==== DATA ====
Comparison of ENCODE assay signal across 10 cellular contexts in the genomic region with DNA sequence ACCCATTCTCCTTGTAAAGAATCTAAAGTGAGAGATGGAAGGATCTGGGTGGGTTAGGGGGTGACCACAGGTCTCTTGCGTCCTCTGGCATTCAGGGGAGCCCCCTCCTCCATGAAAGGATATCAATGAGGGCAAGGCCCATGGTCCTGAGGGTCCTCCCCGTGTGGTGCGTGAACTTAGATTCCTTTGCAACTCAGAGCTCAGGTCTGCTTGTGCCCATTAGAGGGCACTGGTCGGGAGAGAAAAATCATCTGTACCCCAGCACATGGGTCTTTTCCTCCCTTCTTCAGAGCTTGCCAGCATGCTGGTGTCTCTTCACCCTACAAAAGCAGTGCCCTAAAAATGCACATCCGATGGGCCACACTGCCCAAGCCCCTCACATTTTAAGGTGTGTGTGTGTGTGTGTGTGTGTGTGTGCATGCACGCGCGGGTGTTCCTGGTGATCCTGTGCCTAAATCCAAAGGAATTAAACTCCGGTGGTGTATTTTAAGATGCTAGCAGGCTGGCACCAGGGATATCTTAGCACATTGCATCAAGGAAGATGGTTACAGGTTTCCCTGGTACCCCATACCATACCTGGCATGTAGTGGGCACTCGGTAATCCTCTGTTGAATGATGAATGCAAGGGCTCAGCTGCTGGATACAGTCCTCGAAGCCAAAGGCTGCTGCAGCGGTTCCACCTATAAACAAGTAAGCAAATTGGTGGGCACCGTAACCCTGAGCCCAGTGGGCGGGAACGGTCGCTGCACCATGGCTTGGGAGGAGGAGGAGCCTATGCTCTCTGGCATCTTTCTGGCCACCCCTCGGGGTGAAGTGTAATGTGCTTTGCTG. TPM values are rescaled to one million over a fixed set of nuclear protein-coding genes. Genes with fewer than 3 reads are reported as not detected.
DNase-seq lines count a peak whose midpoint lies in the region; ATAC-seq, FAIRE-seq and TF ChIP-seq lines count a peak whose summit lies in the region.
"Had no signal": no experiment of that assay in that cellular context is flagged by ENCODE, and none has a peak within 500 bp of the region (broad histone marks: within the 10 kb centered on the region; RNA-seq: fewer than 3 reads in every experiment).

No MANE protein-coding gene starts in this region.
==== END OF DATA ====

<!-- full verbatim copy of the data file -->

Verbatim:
Comparison of ENCODE assay signal across 10 cellular contexts in the genomic region with DNA sequence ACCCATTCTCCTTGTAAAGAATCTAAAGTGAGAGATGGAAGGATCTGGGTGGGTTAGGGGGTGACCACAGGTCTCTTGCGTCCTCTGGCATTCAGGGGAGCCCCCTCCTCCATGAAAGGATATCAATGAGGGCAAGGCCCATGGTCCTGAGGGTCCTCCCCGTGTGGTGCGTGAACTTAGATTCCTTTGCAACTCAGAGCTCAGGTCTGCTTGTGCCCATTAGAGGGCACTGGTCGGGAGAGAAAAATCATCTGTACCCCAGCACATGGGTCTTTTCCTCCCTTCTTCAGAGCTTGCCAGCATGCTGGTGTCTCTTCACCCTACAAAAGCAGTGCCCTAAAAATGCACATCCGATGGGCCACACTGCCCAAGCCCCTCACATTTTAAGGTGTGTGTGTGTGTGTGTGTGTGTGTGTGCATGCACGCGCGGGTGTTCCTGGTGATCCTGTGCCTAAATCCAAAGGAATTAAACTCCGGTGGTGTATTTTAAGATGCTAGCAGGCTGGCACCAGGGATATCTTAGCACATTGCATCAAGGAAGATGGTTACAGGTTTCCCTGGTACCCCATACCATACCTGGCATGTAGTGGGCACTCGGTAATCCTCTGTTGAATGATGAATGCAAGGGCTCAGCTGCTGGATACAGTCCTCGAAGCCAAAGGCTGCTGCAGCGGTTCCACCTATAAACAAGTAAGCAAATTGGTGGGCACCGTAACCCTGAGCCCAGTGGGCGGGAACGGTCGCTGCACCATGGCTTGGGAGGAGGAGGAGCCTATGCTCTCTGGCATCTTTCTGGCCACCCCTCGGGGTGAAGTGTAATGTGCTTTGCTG. TPM values are rescaled to one million over a fixed set of nuclear protein-coding genes. Genes with fewer than 3 reads are reported as not detected.
DNase-seq lines count a peak whose midpoint lies in the region; ATAC-seq, FAIRE-seq and TF ChIP-seq lines count a peak whose summit lies in the region.
"Had no signal": no experiment of that assay in that cellular context is flagged by ENCODE, and none has a peak within 500 bp of the region (broad histone marks: within the 10 kb centered on the region; RNA-seq: fewer than 3 reads in every experiment).

No MANE protein-coding gene starts in this region.